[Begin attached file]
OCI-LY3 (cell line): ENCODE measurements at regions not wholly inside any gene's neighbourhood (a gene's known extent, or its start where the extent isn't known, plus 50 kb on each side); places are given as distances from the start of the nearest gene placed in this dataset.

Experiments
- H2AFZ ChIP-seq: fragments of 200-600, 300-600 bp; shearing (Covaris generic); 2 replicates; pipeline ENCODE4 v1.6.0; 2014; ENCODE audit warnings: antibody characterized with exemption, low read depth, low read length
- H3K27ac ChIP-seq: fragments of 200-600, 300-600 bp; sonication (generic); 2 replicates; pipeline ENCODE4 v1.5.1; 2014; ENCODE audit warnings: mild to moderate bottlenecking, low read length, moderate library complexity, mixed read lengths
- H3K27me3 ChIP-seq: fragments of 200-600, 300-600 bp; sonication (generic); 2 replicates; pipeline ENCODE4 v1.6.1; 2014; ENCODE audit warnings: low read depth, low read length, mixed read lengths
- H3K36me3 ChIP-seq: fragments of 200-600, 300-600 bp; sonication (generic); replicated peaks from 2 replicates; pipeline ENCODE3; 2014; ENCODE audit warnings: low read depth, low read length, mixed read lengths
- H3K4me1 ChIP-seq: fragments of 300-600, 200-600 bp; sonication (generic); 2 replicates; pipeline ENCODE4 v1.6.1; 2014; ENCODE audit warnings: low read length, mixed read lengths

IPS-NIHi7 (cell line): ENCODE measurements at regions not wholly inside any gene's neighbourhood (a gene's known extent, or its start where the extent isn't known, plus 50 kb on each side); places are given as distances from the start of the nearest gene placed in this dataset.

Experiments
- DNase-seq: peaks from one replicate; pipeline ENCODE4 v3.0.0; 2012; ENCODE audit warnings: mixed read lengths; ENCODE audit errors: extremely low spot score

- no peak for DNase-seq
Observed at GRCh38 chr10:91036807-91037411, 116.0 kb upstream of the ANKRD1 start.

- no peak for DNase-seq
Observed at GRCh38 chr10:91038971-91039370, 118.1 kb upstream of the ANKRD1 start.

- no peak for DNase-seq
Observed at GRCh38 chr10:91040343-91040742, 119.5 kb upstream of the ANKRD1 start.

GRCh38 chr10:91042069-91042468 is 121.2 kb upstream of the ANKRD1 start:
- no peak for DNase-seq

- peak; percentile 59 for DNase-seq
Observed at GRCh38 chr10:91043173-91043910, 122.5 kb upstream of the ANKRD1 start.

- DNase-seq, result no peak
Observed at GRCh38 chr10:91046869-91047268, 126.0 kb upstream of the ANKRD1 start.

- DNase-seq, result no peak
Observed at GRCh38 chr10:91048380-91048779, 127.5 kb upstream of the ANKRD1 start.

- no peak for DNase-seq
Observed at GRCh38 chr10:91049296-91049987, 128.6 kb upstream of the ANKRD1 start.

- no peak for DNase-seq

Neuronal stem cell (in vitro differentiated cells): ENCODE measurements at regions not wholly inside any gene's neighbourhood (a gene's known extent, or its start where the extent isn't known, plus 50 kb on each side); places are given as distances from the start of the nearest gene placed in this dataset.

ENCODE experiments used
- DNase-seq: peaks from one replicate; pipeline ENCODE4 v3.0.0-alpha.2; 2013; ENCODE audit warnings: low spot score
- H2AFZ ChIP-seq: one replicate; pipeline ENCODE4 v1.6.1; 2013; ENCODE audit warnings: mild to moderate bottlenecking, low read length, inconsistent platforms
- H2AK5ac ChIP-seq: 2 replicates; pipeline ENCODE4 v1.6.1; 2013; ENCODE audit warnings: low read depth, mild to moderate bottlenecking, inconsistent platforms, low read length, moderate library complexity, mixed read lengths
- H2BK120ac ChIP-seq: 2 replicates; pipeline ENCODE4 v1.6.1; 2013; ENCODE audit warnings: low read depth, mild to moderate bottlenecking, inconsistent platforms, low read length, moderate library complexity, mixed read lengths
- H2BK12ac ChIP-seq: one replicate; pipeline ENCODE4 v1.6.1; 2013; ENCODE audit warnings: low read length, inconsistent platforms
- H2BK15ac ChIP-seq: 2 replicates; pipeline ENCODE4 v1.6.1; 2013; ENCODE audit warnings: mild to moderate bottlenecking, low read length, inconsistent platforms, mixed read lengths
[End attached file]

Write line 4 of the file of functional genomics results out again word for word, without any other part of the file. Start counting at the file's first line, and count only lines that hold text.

- H3K27ac ChIP-seq: fragments of 200-600, 300-600 bp; sonication (generic); 2 replicates; pipeline ENCODE4 v1.5.1; 2014; ENCODE audit warnings: mild to moderate bottlenecking, low read length, moderate library complexity, mixed read lengths